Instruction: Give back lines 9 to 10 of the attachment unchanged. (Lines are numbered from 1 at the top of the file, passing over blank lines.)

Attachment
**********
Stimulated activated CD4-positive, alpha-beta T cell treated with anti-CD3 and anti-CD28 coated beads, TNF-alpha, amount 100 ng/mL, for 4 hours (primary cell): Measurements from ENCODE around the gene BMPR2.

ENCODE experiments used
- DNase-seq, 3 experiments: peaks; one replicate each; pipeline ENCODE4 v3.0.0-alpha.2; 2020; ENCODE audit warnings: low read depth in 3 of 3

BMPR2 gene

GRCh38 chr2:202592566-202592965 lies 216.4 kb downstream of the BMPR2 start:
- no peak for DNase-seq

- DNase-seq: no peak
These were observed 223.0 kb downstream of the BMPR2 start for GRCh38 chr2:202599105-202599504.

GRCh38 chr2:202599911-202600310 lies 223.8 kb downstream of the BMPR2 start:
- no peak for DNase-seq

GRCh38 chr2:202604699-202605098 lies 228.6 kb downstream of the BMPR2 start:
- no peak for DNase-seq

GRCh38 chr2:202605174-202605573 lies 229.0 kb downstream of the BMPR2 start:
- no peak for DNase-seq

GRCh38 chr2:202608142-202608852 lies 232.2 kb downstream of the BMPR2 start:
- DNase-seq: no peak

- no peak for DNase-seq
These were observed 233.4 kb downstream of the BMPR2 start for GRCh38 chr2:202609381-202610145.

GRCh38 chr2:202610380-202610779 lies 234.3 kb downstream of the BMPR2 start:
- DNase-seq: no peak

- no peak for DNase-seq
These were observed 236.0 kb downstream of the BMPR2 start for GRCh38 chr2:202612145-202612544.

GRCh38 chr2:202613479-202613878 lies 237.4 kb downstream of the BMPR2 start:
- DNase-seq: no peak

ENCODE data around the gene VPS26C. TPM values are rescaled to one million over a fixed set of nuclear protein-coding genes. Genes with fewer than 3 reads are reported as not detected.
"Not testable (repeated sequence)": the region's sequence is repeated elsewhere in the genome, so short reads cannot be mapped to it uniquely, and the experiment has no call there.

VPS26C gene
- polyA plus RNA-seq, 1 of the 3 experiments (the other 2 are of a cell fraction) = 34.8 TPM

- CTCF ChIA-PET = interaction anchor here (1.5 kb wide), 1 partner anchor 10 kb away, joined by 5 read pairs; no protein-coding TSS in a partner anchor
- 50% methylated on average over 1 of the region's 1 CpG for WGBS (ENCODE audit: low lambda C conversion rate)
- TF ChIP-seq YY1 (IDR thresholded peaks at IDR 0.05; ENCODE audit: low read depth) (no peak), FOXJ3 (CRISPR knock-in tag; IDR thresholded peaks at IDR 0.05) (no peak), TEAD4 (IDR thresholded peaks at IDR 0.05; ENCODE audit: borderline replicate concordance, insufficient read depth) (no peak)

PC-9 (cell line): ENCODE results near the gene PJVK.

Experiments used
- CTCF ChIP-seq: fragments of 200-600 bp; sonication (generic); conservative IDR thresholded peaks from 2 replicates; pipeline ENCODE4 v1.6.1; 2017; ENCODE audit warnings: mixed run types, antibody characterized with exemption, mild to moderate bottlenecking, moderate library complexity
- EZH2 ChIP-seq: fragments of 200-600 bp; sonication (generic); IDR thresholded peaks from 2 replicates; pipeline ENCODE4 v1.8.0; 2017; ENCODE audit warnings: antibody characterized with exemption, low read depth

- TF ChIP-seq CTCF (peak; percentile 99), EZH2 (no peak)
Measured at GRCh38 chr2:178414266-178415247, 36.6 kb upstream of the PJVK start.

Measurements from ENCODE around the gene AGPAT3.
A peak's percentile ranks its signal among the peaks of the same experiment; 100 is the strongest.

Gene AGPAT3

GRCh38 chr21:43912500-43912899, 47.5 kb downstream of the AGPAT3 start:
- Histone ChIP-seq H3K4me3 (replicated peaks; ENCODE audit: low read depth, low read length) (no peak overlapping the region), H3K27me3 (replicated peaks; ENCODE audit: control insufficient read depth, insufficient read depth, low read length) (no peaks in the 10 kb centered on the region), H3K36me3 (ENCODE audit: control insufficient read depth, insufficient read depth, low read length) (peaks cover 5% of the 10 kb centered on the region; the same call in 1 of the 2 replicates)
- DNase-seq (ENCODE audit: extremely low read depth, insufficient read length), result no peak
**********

GRCh38 chr2:202599911-202600310 lies 223.8 kb downstream of the BMPR2 start:
- no peak for DNase-seq